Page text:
How Retail Is Revitalizing Industrial Development

June 20, 2016

When you think about all of the goods you shop for and purchase online, there aren’t many product categories left out. It seems everything is available with just a click, and the statistics are staggering: online sales in the U.S. accounted for more than $340 billion last year. What’s more, those figures are 15 percent higher than they were in 2014, which charted at 15 percent above 2013.

In fact, used recently released U.S. Department of Commerce figures to calculate that online sales account for all retail sales growth. That growth, in turn, is fueling one of the strongest years to date for the industrial real estate sector. Online shopping is causing a rush to build new, improved distribution centers and the industrial market is responding with a boom in big-box buildings.

Unlike the more common application of “big box” in real estate, these spaces don’t house massive retailers. Instead, they’re designed to serve a retailer’s operations – including online sales. By definition, they’re large industrial buildings built using pre-cast or tilt-up concrete construction with at least 300,000 square feet with ceilings of 28 feet or higher. Big-box buildings are used primarily as distribution centers, since their solid construction and expansive floor plans are well-suited to handle logistics.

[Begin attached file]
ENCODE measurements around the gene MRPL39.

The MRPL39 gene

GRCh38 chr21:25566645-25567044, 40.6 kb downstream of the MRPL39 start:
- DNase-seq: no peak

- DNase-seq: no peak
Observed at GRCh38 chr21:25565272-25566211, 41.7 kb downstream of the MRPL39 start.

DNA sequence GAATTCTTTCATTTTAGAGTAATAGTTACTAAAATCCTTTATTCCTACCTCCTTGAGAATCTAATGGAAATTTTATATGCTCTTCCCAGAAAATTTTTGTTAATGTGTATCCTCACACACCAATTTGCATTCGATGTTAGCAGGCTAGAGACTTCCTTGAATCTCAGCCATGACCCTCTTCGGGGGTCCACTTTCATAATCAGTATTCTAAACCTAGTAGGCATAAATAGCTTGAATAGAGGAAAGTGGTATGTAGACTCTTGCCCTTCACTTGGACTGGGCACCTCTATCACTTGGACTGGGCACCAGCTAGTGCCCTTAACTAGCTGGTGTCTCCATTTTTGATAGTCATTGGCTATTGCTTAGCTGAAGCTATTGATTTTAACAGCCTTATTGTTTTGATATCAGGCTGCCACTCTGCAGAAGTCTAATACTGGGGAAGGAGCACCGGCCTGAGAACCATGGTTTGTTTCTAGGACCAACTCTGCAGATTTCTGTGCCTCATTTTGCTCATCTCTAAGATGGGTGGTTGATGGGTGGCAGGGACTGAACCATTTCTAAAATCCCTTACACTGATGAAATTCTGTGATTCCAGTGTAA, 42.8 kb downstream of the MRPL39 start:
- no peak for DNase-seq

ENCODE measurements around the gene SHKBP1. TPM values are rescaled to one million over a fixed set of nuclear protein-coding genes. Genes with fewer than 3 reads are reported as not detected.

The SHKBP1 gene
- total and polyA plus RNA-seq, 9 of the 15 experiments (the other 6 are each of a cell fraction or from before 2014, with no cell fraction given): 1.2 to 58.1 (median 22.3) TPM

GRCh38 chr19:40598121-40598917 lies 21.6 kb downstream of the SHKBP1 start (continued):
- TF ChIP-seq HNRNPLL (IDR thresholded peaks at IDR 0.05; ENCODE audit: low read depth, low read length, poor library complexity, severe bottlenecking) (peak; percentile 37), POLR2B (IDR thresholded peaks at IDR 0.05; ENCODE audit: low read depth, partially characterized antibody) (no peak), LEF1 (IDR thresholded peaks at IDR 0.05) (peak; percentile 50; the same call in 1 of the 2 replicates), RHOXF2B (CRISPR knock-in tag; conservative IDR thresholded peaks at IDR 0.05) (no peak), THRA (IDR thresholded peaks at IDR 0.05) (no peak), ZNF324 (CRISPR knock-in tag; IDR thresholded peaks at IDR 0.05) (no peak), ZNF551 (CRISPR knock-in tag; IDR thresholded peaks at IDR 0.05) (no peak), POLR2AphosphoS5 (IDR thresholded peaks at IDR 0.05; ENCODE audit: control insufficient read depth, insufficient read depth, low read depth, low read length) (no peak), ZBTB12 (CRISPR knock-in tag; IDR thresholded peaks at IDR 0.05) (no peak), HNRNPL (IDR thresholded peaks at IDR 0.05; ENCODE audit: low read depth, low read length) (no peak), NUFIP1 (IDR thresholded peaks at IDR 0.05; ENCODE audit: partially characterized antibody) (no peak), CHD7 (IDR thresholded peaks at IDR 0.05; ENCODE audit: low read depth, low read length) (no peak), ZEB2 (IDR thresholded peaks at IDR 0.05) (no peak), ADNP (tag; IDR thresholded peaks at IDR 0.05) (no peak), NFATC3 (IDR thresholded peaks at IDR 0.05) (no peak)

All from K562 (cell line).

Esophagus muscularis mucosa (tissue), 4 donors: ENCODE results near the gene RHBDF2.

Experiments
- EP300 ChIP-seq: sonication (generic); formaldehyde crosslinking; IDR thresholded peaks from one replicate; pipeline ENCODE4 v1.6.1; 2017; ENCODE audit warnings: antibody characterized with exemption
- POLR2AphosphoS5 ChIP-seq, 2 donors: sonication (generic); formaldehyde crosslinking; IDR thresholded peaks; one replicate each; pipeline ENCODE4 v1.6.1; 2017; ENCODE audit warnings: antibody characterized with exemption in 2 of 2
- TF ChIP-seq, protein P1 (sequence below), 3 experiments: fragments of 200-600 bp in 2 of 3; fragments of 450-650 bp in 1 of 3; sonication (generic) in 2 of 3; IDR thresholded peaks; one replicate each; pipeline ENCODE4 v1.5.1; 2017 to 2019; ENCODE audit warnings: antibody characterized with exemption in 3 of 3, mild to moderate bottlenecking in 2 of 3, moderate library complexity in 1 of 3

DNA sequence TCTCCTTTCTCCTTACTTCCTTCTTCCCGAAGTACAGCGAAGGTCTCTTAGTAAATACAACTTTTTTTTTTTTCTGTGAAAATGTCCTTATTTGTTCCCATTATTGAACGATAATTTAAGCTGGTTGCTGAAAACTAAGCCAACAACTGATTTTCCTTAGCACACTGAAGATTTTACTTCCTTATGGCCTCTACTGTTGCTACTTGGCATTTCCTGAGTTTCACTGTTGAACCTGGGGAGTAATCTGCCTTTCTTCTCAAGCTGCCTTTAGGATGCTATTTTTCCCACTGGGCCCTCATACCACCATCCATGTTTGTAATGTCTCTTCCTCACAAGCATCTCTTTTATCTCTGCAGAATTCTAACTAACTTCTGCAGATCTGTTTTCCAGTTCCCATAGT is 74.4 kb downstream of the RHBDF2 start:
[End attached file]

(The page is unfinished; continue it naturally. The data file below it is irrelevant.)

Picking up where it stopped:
Last year, 61 million square feet of new big-box space was delivered, and more than half of that was developed on spec. It’s not a significant leap for investors, given exceptionally favorable occupancy statistics. Out of nearly 2,000 big-box buildings in North America, only 151 were vacant in 2015. With this type of construction on the rise and online commerce booming, 2016 may hold even more promise.

To learn more about investment opportunities in the Midwestern industrial market and what the latest trends reveal for the year to come, contact the professionals at Intelica Commercial Real Estate.